The UK government has announced that it is making the installation of EV charge points in new buildings mandatory, starting in 2022. The policy change is expected to mean that there will be 145,000 more EV charge points installed every year, going forward. New homes and buildings such as supermarkets and workplaces, will all have to satisfy this EV charge point access standard, as will large-scale renovations of premises with 10+ car parking spaces.
Sales of petrol and diesel cars in the UK are set to end in 2030, so it is very important to have a widespread and accessible network of charging points available. The distribution of charging points matters too, and the Labour opposition complained that currently London and the South East have more public EV charging points than the rest of England and Wales combined.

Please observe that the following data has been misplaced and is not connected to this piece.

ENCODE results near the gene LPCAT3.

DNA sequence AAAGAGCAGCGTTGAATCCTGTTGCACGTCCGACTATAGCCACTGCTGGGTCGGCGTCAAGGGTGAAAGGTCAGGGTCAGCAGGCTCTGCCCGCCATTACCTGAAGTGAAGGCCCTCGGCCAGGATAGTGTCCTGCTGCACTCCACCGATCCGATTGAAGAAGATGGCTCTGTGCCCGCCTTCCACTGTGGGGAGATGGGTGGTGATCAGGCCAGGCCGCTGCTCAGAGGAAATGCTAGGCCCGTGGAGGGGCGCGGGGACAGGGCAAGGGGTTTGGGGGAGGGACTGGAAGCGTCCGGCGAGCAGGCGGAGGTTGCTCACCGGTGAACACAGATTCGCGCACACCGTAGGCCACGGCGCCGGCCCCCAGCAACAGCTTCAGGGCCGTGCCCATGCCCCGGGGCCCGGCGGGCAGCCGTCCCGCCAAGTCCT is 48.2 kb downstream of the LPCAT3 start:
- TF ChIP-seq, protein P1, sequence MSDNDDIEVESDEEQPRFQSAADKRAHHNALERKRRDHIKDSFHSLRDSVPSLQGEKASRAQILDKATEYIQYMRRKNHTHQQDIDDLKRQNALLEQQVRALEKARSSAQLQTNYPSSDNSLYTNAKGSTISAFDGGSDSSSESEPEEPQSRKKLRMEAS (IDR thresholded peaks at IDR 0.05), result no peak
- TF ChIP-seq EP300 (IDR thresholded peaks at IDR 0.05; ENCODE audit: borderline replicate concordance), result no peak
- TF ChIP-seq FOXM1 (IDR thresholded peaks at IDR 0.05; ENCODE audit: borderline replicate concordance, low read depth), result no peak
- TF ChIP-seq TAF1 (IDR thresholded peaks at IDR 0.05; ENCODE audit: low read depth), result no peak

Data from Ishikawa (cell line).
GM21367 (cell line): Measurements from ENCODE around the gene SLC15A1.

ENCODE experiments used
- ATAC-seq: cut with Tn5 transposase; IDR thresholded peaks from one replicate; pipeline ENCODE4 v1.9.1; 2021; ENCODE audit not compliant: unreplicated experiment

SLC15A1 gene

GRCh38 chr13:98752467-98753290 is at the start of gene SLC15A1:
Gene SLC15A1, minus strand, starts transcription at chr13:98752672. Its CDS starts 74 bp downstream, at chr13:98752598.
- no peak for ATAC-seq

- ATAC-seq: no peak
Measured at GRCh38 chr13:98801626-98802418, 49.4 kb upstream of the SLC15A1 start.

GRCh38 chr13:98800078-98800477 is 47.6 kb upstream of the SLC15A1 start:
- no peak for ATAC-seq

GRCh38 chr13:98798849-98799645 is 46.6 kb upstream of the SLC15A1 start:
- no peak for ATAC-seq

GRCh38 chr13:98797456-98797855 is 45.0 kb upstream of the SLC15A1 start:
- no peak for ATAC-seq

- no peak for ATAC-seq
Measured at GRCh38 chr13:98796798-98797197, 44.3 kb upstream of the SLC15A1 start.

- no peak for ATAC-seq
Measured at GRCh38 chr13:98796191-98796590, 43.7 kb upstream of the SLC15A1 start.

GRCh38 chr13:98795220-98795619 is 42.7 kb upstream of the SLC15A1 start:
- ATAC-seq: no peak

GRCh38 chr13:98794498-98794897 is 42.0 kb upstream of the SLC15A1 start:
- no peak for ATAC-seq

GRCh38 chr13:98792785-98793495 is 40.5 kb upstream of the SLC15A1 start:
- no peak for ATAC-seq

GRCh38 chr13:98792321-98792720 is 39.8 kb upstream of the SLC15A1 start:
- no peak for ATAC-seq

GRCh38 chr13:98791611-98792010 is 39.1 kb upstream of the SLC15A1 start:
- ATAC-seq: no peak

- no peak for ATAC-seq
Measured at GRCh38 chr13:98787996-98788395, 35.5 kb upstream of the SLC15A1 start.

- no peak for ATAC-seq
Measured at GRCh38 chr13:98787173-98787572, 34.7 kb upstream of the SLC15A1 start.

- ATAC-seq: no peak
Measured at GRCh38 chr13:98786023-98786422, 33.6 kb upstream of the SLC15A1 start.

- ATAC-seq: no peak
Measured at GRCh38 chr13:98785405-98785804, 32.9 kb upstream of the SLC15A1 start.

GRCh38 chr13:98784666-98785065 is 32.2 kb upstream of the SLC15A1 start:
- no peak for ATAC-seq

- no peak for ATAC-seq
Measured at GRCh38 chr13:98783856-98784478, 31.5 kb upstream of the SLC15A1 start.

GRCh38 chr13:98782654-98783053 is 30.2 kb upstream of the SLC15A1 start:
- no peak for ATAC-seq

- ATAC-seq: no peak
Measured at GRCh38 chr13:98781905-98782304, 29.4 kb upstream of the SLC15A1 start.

The UK currently has about 25,000 public EV charging points, and the CMA reckons this needs to grow tenfold by 2030 to cope with the electric vehicle transition. At a rate of 145,000 new chargers installed a year from next year, one must hope the installations will include enough publicly available stations to reach the CMA’s target.
As well as proliferating charging points, the government wants to make EV charge payments quicker and easier. It has worked with some industry players to make sure all new fast and rapid chargers will accept simple methods of payment like contactless. The government wants public and private partnerships to spearhead the proliferation of electric vehicles.
Another consideration with all these new electric cars hitting the roads is maintaining the availability and affordability of electricity. With this in mind, the government will invest and support new wind power and hydrogen fuel projects and the firms working in these strategic areas. If the UK can make an early success of the transition to electric cars, its businesses can then help spread the technologies worldwide – good for them and UK exports/business as a whole.